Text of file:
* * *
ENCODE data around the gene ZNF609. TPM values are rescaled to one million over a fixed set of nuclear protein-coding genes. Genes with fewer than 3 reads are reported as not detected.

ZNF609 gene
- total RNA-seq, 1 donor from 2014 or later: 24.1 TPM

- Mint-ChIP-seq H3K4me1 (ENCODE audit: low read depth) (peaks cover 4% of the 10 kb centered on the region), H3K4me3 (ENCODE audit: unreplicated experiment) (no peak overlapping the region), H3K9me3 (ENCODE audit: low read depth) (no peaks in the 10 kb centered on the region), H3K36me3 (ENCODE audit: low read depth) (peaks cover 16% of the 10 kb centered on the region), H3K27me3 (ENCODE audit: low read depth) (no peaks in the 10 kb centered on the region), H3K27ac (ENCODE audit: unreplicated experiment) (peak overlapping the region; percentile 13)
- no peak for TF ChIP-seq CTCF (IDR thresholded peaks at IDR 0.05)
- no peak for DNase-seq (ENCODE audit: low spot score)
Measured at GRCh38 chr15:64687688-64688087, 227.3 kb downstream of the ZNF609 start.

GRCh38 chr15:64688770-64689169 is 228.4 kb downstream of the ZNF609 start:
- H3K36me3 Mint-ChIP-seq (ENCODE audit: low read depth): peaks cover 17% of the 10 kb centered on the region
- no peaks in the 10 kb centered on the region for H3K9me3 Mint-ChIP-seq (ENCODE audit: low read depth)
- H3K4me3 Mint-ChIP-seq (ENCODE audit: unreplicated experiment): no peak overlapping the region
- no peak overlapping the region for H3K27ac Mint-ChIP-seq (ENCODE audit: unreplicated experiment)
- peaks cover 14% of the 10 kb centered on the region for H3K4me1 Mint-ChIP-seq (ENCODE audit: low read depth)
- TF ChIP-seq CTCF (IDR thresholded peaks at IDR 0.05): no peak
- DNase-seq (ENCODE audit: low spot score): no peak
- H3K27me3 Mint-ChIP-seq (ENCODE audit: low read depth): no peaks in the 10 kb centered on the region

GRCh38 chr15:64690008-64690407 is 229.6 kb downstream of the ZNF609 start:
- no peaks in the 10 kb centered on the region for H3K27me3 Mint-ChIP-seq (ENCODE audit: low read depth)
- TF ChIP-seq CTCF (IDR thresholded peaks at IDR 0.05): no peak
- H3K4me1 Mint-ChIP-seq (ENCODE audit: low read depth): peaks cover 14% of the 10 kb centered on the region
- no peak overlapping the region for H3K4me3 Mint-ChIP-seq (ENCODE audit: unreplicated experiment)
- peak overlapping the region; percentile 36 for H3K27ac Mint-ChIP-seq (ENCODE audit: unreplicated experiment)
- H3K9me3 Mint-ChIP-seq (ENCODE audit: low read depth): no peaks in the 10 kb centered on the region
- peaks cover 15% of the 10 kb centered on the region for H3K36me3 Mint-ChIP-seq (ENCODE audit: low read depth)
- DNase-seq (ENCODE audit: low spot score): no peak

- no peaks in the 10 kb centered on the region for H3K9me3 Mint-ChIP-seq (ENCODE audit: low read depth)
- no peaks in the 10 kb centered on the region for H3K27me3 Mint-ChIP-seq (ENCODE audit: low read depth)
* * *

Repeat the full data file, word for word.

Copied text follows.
ENCODE data around the gene ZNF609. TPM values are rescaled to one million over a fixed set of nuclear protein-coding genes. Genes with fewer than 3 reads are reported as not detected.

ZNF609 gene
- total RNA-seq, 1 donor from 2014 or later: 24.1 TPM

- Mint-ChIP-seq H3K4me1 (ENCODE audit: low read depth) (peaks cover 4% of the 10 kb centered on the region), H3K4me3 (ENCODE audit: unreplicated experiment) (no peak overlapping the region), H3K9me3 (ENCODE audit: low read depth) (no peaks in the 10 kb centered on the region), H3K36me3 (ENCODE audit: low read depth) (peaks cover 16% of the 10 kb centered on the region), H3K27me3 (ENCODE audit: low read depth) (no peaks in the 10 kb centered on the region), H3K27ac (ENCODE audit: unreplicated experiment) (peak overlapping the region; percentile 13)
- no peak for TF ChIP-seq CTCF (IDR thresholded peaks at IDR 0.05)
- no peak for DNase-seq (ENCODE audit: low spot score)
Measured at GRCh38 chr15:64687688-64688087, 227.3 kb downstream of the ZNF609 start.

GRCh38 chr15:64688770-64689169 is 228.4 kb downstream of the ZNF609 start:
- H3K36me3 Mint-ChIP-seq (ENCODE audit: low read depth): peaks cover 17% of the 10 kb centered on the region
- no peaks in the 10 kb centered on the region for H3K9me3 Mint-ChIP-seq (ENCODE audit: low read depth)
- H3K4me3 Mint-ChIP-seq (ENCODE audit: unreplicated experiment): no peak overlapping the region
- no peak overlapping the region for H3K27ac Mint-ChIP-seq (ENCODE audit: unreplicated experiment)
- peaks cover 14% of the 10 kb centered on the region for H3K4me1 Mint-ChIP-seq (ENCODE audit: low read depth)
- TF ChIP-seq CTCF (IDR thresholded peaks at IDR 0.05): no peak
- DNase-seq (ENCODE audit: low spot score): no peak
- H3K27me3 Mint-ChIP-seq (ENCODE audit: low read depth): no peaks in the 10 kb centered on the region

GRCh38 chr15:64690008-64690407 is 229.6 kb downstream of the ZNF609 start:
- no peaks in the 10 kb centered on the region for H3K27me3 Mint-ChIP-seq (ENCODE audit: low read depth)
- TF ChIP-seq CTCF (IDR thresholded peaks at IDR 0.05): no peak
- H3K4me1 Mint-ChIP-seq (ENCODE audit: low read depth): peaks cover 14% of the 10 kb centered on the region
- no peak overlapping the region for H3K4me3 Mint-ChIP-seq (ENCODE audit: unreplicated experiment)
- peak overlapping the region; percentile 36 for H3K27ac Mint-ChIP-seq (ENCODE audit: unreplicated experiment)
- H3K9me3 Mint-ChIP-seq (ENCODE audit: low read depth): no peaks in the 10 kb centered on the region
- peaks cover 15% of the 10 kb centered on the region for H3K36me3 Mint-ChIP-seq (ENCODE audit: low read depth)
- DNase-seq (ENCODE audit: low spot score): no peak

- no peaks in the 10 kb centered on the region for H3K9me3 Mint-ChIP-seq (ENCODE audit: low read depth)
- no peaks in the 10 kb centered on the region for H3K27me3 Mint-ChIP-seq (ENCODE audit: low read depth)